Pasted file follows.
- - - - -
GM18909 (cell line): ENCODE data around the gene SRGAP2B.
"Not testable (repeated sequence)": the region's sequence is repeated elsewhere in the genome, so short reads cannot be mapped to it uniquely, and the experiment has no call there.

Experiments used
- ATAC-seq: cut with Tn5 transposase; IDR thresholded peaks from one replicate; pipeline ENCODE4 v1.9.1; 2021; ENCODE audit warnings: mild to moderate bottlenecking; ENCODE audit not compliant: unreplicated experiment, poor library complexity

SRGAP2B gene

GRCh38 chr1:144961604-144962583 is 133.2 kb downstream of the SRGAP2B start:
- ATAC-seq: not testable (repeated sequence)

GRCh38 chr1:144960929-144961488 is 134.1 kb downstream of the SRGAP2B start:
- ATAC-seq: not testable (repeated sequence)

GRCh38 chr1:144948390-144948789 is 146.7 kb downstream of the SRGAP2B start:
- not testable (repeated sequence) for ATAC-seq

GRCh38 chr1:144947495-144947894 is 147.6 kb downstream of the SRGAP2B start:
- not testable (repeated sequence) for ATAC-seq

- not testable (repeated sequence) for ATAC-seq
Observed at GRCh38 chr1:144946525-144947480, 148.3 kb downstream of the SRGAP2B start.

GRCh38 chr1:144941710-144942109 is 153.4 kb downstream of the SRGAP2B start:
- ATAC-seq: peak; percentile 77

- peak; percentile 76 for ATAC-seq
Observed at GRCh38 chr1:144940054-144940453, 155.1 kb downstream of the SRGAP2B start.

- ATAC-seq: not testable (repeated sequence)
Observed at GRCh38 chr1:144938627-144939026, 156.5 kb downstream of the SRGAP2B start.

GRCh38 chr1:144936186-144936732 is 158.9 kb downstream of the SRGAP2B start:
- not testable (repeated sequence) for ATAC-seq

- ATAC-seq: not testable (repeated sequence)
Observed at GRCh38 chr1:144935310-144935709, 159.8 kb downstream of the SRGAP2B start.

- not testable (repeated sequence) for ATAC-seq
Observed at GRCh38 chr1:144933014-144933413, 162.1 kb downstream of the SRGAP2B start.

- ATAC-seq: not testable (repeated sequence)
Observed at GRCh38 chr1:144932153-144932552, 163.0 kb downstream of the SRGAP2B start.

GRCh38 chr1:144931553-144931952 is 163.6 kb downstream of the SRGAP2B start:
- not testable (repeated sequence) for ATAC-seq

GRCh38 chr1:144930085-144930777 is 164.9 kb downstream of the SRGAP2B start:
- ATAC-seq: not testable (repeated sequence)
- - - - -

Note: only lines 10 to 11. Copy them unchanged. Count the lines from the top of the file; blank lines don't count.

GRCh38 chr1:144948390-144948789 is 146.7 kb downstream of the SRGAP2B start:
- not testable (repeated sequence) for ATAC-seq